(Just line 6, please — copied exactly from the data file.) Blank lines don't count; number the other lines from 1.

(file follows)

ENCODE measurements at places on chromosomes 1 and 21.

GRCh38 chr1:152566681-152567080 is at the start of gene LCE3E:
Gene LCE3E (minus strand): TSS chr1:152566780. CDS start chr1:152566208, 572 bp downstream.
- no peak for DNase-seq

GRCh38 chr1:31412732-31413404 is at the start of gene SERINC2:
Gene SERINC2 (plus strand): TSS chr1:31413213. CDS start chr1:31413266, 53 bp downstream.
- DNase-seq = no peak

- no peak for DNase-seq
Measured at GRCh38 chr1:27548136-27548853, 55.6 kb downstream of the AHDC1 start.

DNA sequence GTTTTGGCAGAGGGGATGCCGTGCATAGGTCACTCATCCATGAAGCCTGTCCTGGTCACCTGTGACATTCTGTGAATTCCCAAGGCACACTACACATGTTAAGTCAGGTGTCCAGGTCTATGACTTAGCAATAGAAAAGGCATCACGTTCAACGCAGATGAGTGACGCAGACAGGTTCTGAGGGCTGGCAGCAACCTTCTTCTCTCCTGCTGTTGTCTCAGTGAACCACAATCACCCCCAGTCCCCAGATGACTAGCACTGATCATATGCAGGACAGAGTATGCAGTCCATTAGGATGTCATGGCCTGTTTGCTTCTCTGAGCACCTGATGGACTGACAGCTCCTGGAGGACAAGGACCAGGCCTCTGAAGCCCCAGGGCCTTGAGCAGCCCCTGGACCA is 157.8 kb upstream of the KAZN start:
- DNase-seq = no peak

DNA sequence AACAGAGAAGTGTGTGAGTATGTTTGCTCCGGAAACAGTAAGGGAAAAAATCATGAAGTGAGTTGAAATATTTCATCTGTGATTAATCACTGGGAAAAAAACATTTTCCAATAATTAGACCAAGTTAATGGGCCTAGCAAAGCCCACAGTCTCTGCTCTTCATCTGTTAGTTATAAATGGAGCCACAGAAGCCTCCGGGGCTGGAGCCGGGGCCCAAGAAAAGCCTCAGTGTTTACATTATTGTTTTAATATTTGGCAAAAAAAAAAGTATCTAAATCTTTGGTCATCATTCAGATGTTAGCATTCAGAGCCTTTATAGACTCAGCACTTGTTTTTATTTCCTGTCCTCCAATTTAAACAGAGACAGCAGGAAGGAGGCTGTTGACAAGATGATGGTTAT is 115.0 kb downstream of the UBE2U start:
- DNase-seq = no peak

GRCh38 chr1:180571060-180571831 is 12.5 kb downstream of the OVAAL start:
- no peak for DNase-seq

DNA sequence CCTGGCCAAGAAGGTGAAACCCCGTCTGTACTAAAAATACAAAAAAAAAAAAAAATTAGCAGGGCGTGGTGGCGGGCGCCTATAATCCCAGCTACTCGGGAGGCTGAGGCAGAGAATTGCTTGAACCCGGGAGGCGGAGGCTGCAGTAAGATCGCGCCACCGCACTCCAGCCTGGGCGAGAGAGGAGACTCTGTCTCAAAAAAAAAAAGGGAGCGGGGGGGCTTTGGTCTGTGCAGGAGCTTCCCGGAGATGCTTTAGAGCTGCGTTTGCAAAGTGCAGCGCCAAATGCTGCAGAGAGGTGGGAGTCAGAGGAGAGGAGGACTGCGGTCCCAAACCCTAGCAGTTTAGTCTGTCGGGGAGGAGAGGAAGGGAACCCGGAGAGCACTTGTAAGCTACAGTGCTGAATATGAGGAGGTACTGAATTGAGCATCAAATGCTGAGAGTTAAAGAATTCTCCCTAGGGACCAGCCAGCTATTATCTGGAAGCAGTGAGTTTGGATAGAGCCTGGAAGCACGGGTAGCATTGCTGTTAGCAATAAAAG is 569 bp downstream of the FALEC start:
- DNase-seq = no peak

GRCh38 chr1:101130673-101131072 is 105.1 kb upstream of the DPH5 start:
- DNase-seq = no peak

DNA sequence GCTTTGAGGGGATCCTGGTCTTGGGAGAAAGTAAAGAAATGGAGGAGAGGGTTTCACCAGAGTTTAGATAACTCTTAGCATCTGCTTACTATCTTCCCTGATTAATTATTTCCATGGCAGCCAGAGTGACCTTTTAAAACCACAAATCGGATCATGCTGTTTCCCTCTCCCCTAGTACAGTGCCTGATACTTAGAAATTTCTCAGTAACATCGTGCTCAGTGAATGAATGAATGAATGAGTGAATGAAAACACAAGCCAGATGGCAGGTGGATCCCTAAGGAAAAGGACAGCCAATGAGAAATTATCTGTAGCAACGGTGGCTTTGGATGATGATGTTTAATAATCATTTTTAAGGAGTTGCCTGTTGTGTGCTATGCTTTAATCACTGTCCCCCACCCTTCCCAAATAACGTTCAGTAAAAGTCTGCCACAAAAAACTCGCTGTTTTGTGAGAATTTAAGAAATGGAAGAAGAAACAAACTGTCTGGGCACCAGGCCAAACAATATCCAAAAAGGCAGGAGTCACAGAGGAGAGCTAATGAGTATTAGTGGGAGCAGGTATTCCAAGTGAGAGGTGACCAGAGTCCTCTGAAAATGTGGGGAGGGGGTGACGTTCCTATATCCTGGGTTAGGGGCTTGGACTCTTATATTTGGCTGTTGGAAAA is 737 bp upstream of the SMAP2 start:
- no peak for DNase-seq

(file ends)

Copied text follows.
Gene SERINC2 (plus strand): TSS chr1:31413213. CDS start chr1:31413266, 53 bp downstream.